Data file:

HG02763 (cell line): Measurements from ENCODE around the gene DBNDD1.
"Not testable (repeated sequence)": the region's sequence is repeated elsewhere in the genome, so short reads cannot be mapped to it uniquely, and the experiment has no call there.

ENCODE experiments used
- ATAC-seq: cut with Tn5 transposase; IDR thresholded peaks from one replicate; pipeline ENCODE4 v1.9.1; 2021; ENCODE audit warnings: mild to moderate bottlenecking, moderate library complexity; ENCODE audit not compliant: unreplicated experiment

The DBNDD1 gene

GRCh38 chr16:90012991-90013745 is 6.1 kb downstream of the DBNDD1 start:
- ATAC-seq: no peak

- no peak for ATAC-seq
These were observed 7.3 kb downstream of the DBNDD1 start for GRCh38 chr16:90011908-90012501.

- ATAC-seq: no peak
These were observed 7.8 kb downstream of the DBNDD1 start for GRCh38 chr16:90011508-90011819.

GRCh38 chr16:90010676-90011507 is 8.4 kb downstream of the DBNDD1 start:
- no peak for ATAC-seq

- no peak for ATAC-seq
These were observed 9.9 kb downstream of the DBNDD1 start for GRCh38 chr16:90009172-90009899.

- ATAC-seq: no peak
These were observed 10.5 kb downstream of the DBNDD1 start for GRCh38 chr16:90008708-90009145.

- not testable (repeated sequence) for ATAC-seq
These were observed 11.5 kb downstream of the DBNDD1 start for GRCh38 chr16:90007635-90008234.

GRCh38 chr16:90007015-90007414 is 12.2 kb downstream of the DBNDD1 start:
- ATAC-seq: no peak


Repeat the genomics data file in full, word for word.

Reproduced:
HG02763 (cell line): Measurements from ENCODE around the gene DBNDD1.
"Not testable (repeated sequence)": the region's sequence is repeated elsewhere in the genome, so short reads cannot be mapped to it uniquely, and the experiment has no call there.

ENCODE experiments used
- ATAC-seq: cut with Tn5 transposase; IDR thresholded peaks from one replicate; pipeline ENCODE4 v1.9.1; 2021; ENCODE audit warnings: mild to moderate bottlenecking, moderate library complexity; ENCODE audit not compliant: unreplicated experiment

The DBNDD1 gene

GRCh38 chr16:90012991-90013745 is 6.1 kb downstream of the DBNDD1 start:
- ATAC-seq: no peak

- no peak for ATAC-seq
These were observed 7.3 kb downstream of the DBNDD1 start for GRCh38 chr16:90011908-90012501.

- ATAC-seq: no peak
These were observed 7.8 kb downstream of the DBNDD1 start for GRCh38 chr16:90011508-90011819.

GRCh38 chr16:90010676-90011507 is 8.4 kb downstream of the DBNDD1 start:
- no peak for ATAC-seq

- no peak for ATAC-seq
These were observed 9.9 kb downstream of the DBNDD1 start for GRCh38 chr16:90009172-90009899.

- ATAC-seq: no peak
These were observed 10.5 kb downstream of the DBNDD1 start for GRCh38 chr16:90008708-90009145.

- not testable (repeated sequence) for ATAC-seq
These were observed 11.5 kb downstream of the DBNDD1 start for GRCh38 chr16:90007635-90008234.

GRCh38 chr16:90007015-90007414 is 12.2 kb downstream of the DBNDD1 start:
- ATAC-seq: no peak